Auditors have a point when they say there is no practical way for them to penetrate an elaborate, extensive, well-concealed fraud – or theft, or other form of dishonesty – especially if it involves a company’s top managers. But in this case, we are talking about $2 billion that the company was supposedly keeping in two Philippine banks. Normally auditors confirm such balances via correspondence, which a dishonest company can fake.

But $2 billion? In only two banks? In an out-of-the-way corner of the world, where it would be odd on its face for a major company to park so much cash? A simple phone call to the head of each institution asking if they had $1 billion or more of Wirecard’s money could easily have elicited the response “Wirecard? Never heard of them.”

Apparently nobody at EY made such a call until after suspicions got so big that Wirecard was forced to hire a rival auditor, KPMG, to do a special investigation. KPMG reported earlier this year that it could not get straight answers about the company’s finances. Only then did EY back away from its endorsement of Wirecard’s reports.

If EY did not think part of its existing mandate included tracking down $2 billion supposedly stashed in the tropical Pacific by a European company already under suspicion of cooking the books, it is hard to see how increasing auditors’ responsibilities would change anything. The firm would merely have fallen that much further short of the reasonable expectations people already have for the global Big Four accounting giants.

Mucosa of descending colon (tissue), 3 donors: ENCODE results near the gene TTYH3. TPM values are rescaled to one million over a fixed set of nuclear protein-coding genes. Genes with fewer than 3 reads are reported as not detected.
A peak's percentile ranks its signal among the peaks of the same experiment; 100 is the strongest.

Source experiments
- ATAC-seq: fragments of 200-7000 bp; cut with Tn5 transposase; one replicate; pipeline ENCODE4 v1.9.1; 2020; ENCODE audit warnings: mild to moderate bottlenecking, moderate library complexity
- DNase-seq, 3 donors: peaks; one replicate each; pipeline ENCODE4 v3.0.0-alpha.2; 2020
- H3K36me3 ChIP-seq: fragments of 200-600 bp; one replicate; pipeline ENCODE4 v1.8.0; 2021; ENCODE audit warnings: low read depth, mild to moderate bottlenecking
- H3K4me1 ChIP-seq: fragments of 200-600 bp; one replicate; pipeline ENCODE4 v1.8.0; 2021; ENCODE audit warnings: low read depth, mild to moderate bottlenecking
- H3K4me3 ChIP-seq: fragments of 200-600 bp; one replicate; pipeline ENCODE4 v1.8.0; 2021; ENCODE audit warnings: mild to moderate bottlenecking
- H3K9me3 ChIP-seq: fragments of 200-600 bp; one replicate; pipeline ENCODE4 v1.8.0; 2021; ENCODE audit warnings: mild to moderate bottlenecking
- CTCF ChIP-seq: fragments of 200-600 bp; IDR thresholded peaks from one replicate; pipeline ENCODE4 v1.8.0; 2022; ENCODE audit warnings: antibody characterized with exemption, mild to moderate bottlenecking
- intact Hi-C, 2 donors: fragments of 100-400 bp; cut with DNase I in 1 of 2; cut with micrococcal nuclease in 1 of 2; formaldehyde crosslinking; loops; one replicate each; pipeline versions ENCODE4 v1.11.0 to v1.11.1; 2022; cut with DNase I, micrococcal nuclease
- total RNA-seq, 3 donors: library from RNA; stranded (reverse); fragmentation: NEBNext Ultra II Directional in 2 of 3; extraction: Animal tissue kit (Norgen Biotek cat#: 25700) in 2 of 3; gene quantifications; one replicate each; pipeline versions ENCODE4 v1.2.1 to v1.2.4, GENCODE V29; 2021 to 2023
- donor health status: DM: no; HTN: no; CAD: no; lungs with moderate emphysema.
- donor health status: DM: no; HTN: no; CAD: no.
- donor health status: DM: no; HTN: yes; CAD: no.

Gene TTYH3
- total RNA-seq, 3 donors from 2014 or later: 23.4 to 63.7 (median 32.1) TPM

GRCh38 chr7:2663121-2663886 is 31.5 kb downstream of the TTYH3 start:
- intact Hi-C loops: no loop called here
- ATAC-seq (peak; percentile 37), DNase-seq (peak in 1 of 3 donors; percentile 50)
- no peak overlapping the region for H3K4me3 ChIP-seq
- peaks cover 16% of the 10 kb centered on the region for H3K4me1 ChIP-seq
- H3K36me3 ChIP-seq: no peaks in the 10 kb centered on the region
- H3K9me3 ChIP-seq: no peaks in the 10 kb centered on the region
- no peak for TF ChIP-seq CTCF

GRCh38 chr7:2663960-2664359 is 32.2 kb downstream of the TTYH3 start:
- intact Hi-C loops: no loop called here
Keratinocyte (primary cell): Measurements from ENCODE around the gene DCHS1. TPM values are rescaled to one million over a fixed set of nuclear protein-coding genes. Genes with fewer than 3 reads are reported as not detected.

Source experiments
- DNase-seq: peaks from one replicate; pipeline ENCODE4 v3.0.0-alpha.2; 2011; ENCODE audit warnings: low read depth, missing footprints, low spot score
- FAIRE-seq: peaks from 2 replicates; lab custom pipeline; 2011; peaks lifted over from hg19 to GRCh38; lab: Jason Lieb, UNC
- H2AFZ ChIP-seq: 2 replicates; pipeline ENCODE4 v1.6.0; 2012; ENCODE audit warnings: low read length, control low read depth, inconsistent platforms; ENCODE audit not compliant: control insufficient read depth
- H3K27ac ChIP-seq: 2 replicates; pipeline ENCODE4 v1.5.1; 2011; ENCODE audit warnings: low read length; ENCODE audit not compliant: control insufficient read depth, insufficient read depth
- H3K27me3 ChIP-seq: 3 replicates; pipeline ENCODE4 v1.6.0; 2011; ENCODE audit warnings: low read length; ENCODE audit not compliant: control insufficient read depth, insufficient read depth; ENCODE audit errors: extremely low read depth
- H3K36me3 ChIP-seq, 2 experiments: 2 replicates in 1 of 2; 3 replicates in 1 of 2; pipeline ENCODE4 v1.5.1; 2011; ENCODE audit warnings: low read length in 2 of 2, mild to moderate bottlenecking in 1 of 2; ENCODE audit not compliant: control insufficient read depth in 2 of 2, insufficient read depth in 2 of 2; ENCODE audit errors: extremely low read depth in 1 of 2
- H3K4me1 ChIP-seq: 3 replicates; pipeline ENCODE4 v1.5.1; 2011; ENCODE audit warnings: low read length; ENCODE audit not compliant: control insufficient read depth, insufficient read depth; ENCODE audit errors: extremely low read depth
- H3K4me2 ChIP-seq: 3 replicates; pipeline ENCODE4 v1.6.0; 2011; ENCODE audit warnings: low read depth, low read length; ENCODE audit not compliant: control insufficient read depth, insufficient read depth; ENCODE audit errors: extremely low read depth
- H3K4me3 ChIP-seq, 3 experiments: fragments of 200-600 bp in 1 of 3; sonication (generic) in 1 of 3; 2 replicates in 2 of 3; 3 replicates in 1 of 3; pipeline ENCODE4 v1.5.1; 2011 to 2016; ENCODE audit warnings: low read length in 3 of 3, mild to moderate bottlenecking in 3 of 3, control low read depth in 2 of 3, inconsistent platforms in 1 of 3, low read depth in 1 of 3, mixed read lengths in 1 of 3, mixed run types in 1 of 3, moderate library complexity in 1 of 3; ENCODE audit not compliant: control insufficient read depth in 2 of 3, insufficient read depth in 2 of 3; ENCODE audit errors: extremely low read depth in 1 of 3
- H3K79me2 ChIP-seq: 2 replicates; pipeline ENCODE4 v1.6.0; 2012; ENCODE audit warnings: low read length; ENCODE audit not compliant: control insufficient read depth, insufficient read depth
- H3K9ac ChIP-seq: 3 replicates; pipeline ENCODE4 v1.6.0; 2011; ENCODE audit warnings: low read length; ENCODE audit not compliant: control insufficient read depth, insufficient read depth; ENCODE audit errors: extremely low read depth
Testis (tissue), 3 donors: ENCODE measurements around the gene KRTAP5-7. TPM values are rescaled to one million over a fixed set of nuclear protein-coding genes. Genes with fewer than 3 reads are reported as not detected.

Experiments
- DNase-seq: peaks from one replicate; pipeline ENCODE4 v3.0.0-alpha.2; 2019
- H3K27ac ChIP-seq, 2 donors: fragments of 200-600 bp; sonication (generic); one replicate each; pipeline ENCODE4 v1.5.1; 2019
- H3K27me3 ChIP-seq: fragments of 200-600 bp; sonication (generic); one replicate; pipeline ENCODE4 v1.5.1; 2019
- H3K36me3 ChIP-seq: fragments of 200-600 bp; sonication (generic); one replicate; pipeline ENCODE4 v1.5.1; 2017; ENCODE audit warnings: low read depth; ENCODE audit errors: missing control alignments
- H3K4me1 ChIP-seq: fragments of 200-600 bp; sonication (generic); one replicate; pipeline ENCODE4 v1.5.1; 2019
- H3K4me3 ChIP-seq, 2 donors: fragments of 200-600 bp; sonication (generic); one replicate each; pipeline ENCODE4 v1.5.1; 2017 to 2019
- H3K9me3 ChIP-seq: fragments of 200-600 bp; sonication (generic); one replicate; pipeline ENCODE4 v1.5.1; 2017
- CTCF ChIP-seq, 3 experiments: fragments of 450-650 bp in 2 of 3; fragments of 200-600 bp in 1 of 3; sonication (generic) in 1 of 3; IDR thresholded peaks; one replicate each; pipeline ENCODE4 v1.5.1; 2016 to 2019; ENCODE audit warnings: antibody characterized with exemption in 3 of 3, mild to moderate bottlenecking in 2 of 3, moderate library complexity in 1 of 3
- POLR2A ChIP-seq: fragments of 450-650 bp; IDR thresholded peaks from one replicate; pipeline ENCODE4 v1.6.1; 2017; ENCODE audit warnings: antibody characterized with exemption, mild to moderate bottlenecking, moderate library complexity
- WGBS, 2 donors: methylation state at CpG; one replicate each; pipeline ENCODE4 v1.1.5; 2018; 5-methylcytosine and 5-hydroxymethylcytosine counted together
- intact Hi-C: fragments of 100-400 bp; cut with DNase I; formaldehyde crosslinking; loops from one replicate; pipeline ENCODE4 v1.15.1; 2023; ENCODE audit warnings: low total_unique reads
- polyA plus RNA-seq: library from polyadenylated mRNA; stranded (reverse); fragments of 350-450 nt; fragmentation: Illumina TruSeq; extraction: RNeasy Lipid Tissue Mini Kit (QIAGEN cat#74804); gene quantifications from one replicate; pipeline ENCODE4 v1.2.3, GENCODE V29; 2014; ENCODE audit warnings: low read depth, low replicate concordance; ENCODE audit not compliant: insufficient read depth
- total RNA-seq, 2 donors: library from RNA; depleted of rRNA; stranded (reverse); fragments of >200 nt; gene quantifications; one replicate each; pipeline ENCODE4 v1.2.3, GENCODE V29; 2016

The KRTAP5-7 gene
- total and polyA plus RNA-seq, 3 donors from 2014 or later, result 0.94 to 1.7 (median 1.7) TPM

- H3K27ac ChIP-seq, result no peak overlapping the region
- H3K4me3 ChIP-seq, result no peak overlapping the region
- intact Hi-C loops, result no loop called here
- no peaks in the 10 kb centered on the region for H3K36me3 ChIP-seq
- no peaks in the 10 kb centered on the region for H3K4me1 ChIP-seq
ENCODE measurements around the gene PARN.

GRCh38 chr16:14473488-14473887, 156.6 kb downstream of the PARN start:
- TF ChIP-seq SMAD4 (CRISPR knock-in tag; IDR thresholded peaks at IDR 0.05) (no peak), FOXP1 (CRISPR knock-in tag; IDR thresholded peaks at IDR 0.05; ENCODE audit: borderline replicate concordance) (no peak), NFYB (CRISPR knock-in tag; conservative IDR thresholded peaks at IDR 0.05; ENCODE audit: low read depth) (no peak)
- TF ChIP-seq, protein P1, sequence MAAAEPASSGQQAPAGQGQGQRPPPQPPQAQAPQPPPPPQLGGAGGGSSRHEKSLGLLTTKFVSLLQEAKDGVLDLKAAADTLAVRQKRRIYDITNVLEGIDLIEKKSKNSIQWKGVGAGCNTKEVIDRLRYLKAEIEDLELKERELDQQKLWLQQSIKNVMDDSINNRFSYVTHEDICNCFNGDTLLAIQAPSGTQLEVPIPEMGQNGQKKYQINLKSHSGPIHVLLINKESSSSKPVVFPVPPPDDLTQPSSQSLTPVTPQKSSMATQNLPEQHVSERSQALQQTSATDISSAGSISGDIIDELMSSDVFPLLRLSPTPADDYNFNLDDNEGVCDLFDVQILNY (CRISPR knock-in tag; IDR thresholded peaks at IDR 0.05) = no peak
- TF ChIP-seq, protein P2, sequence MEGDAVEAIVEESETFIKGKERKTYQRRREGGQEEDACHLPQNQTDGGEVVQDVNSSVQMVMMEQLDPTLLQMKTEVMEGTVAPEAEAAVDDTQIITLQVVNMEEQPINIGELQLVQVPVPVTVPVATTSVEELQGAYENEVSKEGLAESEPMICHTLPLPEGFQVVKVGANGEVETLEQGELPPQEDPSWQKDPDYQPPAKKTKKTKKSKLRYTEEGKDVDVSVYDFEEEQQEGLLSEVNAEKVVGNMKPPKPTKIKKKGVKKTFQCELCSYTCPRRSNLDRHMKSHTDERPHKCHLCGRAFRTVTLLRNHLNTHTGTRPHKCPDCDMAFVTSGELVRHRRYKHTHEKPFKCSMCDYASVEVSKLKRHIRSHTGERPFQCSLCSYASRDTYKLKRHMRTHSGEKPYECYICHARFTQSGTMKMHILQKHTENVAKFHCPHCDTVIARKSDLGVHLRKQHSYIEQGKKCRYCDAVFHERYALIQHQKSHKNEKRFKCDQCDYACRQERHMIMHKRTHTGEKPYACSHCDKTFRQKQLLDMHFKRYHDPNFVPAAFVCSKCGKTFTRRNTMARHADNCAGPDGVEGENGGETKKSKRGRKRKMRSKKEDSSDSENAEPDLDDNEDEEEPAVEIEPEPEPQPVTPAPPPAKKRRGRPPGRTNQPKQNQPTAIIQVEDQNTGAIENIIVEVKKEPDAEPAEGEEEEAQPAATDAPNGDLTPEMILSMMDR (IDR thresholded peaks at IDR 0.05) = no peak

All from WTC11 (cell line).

When these things happen – and they happen too often for anyone’s comfort – bystanders raise questions about the system in which public companies are audited. The public relies on financial reports issued by companies and endorsed with a “clean opinion” from the accounting firms that those companies hire. Should we have battalions of government workers do the auditing instead? To answer that question, ask whether you would like to see annual financial statements issued within months of year-end, or within in a decade or so (maybe). If you have ever been through a tax audit, you know that timeliness and efficiency are not government workers’ hallmark.

This incident and others like it also raise the question of whether an accounting firm is willing to part with a dishonest client. Some outsiders cannot conceive of this. In fact, I believe Andersen’s unwillingness to stand up to Enron’s aggressive practices is what led to the firm’s undoing. But that was a specific failure, not a systemic one. At least in my long-ago public accounting experience, we asked all the time whether prospective and existing clients were honest and reputable. I continue to operate that way in running my own firm. Dishonest clients are never worth the trouble they bring, and by now everyone in the industry ought to recognize this.

So I don’t see very much changing in the auditing world, despite the platitudes coming from a chastened EY. We’ll tighten the seams and turn up the lights, which may make a difference at the margins. But people have been lying for as long as people have been talking. Human frailty means we won’t always catch the lies before they catch us. Wirecard isn’t the first deceptive company to unravel, and it won’t be the last.